On today’s show, I talk about my word (phrase) of the year and what I’m hoping to do in 2022. Then, I talk about the importance of habit formation and give several strategies to build better habits.
As I begin to work on developing better habits this year, I want to point out that if you try to introduce too much change into your daily life, you’re setting yourself up for failure. Humans are not great at reorganizing their entire day all at once. We have to start small (so don’t make 10 New Year’s resolutions and expect success).
You know those people who talk about willpower? Well, willpower is a crock. Willpower does not often get you to where you want to go. It’s habit formation that gets you to your goals, and willpower only causes most of us to feel like failures.
Gretchen Rubin, author of “The Happiness Project” and co-host of the Happier podcast, developed a concept and wrote a book about it a few years ago called “The Four Tendencies.” This framework is based on how a person meets inner and outer expectations. The four types are Upholders, Questioners, Obligers and Rebels. (Take the free quiz to learn what type you are.)
I’m a questioner, which means I have questions and need justifications before I’ll commit to doing something. It also means outer accountability doesn’t matter to me. It’s why I don’t care about joining a mastermind group or having an accountability partner. And I won’t stick with a class just because I paid for.
But that type of accountability works well for obligers, who need accountability to meet inner and outer expectations. These are the people who, when they pay for that yoga class or tell a friend they’ll exercise with them, it works. They do not want to let anyone down so they will show up. You can see how knowing your tendency will help figure out what you need as you start to create habits and try to commit to better habits or new goals.
In his book “Atomic Habits,” James Clear talks about making tiny, tiny habits, just a 1% change each day. So, want to start running? On that first day, just run around the block and come home. Don’t push yourself. Don’t go farther. It’ll take 2 minutes.
That may sound ridiculous, but you need to focus on the process, routine and the change in your routine. Don’t focus on the running; focus on the habit creation.
Starting is the hardest part. Katy Milkman is an economist who studies change behavior at the Wharton School. She was on Dan Harris’ podcast Ten Percent Happier about how to change your habits. Katy talks about this problem of getting started. It’s not about willpower. It’s about the struggle to get started. And that requires habit formation.
Katy also talks about something called the “fresh start” effect—that time when we start a new job, or move to a new city, or when the school year starts in September when it feels like a fresh start. That’s the perfect time to implement new habits.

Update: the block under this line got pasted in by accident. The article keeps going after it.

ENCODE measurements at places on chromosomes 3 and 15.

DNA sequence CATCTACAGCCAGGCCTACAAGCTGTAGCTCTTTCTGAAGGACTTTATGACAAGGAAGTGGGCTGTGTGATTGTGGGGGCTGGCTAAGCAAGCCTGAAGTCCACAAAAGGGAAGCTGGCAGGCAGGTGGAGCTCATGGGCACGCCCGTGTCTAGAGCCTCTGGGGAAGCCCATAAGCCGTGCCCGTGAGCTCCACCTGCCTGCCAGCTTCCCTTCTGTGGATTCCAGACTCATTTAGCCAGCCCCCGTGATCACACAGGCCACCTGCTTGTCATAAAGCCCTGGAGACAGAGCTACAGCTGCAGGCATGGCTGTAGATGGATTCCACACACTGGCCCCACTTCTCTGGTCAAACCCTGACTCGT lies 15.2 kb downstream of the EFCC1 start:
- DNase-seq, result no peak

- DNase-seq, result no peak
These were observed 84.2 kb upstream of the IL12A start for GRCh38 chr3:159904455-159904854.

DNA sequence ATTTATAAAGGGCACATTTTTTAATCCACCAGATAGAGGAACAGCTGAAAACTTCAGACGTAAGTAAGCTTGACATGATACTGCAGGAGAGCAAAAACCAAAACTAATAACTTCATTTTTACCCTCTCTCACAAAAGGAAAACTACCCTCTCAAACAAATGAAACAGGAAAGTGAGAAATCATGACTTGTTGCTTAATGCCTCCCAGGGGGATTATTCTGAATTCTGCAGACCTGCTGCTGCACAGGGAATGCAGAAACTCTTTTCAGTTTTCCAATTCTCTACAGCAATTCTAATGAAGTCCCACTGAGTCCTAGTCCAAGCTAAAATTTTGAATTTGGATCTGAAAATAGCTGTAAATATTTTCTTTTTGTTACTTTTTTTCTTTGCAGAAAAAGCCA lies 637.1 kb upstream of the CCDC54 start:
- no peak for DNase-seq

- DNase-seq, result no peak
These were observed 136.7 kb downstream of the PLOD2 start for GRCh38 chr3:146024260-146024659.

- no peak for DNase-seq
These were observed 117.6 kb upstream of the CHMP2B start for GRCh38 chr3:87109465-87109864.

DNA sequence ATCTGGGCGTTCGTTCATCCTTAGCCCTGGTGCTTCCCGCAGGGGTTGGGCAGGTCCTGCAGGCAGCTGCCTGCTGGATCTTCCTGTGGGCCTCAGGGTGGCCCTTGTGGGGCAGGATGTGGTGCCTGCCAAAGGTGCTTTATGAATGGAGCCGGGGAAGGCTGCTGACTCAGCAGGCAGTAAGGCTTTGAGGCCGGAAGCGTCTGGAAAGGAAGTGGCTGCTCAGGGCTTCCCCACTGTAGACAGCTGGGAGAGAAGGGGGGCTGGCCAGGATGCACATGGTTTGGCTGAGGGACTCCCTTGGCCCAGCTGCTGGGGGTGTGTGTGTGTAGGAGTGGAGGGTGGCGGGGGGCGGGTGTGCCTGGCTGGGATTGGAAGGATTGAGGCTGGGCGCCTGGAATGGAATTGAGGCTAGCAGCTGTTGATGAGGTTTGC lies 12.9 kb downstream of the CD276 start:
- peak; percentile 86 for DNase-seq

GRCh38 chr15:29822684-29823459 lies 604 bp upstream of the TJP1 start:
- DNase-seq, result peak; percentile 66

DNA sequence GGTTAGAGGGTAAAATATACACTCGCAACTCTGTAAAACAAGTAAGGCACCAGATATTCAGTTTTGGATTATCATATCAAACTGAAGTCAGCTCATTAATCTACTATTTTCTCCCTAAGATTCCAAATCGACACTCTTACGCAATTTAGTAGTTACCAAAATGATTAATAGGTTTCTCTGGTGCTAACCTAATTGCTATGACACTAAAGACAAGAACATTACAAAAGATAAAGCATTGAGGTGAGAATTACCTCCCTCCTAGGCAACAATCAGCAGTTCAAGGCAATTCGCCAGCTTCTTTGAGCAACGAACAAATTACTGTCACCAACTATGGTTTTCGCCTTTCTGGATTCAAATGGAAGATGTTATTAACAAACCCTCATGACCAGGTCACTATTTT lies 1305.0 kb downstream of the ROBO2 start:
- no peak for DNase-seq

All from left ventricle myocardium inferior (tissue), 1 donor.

January and the new year also feels like a “fresh start” to people and can be a perfect time to start new habits. We just have to be careful not to try to start too many at one time.
Gretchen Rubin would say before you start thinking about techniques to use to develop new habits you need to know yourself. That’s why I recommend taking her Four Tendencies quiz. But, in addition, think about the kind of person you are. Are you a night owl? Then, you’re never going to get up at 5 a.m. to exercise! Accept it and aim for a better habit that works for you.
A few habit formation strategies to try:
Pair the new habit with something you’re already doing, preferably something you like. For me, that is walking while listening to podcasts—what I like to call Bod and Pod.
As I mentioned earlier, it doesn’t work for everyone, but if works for you, try to build more accountability into your daily life. Maybe find an accountability partner who is also a freelance business owner.
Sounds obvious, but sometimes we just forget to work on our new habits, so put it on your calendar and to-do list and set timers.
Commit to a streak
Start a 30-day challenge where you’re going to do the new habit every day for 30 days.
Make it difficult or inconvenient
Delete apps. Use the Freedom app to block social media websites.
Hide bad cues and display good cues.
Put your phone in another room. Hide junk food. Keep your vitamin bottle visible. Put your water bottle near the front door.
Think about your future self.
Future Melanie will be happy this summer if I already have a regular exercise routine established.
Biz Bite: Embrace hygge
The Bookshelf: “How the Word Is Passed: A Reckoning with the History of Slavery Across America” by Clint Smith
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Book “The Four Tendencies” by Gretchen Rubin
“A 180 in 365: My Year of Walking” by Alicia Chantal (blog post)
Episode #78 of Deliberate Freelancer: Building Your Community as a Newish Freelancer, with Alicia Chantal